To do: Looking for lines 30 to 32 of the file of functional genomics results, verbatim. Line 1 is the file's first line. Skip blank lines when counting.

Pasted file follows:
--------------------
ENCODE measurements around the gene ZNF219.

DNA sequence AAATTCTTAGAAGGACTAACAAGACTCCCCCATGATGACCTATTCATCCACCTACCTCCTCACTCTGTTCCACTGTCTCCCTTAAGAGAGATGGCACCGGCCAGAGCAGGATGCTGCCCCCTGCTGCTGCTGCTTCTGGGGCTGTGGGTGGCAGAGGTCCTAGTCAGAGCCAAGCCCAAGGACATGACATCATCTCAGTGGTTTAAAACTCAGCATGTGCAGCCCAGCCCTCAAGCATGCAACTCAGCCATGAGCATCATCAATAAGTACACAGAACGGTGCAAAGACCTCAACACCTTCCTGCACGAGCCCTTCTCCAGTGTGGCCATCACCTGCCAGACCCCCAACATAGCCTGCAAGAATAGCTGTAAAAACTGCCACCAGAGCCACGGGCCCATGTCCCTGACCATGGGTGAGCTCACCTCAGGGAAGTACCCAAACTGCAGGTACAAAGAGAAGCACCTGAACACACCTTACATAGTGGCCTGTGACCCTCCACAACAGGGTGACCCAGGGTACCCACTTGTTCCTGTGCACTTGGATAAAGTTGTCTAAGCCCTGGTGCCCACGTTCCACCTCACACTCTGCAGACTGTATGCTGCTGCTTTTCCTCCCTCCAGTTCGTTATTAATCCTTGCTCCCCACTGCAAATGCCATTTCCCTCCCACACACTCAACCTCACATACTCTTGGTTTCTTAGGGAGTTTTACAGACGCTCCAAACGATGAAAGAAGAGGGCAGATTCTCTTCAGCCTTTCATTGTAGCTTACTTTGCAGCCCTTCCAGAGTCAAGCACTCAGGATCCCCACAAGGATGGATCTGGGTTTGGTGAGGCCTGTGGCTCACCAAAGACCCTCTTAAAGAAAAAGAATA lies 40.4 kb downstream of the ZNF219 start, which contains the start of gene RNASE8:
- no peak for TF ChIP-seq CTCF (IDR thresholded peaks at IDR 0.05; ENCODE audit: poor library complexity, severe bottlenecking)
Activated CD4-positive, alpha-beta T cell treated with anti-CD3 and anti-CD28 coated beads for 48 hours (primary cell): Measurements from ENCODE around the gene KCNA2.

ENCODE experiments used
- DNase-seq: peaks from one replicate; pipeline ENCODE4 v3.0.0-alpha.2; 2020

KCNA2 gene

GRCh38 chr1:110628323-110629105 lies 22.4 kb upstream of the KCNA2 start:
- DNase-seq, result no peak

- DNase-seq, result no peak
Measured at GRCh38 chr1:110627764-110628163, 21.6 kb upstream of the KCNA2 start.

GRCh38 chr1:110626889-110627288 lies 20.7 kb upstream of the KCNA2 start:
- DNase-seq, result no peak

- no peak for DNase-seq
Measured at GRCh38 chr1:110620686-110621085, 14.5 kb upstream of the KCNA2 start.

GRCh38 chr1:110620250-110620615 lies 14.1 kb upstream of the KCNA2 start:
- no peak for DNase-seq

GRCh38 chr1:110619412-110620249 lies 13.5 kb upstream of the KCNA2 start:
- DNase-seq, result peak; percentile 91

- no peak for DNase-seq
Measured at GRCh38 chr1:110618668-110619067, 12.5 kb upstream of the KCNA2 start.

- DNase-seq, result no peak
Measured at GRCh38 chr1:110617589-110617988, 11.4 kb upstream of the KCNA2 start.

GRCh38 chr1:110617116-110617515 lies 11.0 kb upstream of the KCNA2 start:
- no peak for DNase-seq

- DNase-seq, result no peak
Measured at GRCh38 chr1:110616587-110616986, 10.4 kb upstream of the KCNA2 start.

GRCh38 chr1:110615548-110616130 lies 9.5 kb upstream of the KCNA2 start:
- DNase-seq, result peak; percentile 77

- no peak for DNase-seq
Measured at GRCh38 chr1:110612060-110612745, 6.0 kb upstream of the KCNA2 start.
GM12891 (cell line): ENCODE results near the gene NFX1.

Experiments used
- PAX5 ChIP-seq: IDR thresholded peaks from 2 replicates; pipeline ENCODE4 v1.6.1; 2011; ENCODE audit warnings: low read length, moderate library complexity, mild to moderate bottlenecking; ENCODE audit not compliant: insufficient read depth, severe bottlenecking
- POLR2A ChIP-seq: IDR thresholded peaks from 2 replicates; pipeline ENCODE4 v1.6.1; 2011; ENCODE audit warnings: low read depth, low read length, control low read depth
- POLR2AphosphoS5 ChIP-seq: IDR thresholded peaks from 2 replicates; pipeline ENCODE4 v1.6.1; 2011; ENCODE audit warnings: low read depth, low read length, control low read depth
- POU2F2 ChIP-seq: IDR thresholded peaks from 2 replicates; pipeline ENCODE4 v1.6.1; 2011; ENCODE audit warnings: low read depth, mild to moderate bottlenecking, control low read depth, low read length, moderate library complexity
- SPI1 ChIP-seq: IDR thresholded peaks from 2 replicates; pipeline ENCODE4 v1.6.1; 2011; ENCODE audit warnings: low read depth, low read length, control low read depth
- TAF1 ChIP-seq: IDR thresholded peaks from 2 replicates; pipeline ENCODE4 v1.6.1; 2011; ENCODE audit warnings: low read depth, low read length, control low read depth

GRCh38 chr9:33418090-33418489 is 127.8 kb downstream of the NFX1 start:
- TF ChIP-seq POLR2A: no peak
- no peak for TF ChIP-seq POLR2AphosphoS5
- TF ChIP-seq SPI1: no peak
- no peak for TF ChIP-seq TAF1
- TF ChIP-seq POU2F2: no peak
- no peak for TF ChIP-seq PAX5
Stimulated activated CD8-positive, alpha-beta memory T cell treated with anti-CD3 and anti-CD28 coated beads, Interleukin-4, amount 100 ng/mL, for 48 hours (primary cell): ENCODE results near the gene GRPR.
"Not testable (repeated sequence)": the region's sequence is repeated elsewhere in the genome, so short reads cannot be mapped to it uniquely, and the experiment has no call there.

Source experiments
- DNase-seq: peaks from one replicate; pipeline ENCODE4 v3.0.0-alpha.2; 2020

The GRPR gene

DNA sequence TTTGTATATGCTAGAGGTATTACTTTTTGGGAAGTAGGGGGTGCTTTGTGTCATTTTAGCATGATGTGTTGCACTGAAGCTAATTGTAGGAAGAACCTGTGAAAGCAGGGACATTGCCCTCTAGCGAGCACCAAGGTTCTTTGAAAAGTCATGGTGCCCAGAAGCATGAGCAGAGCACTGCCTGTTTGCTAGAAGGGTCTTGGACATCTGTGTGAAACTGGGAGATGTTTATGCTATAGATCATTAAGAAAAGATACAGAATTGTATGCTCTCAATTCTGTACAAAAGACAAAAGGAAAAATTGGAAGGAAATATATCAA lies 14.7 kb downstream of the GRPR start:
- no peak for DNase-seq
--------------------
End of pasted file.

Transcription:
- no peak for DNase-seq
Measured at GRCh38 chr1:110612060-110612745, 6.0 kb upstream of the KCNA2 start.
GM12891 (cell line): ENCODE results near the gene NFX1.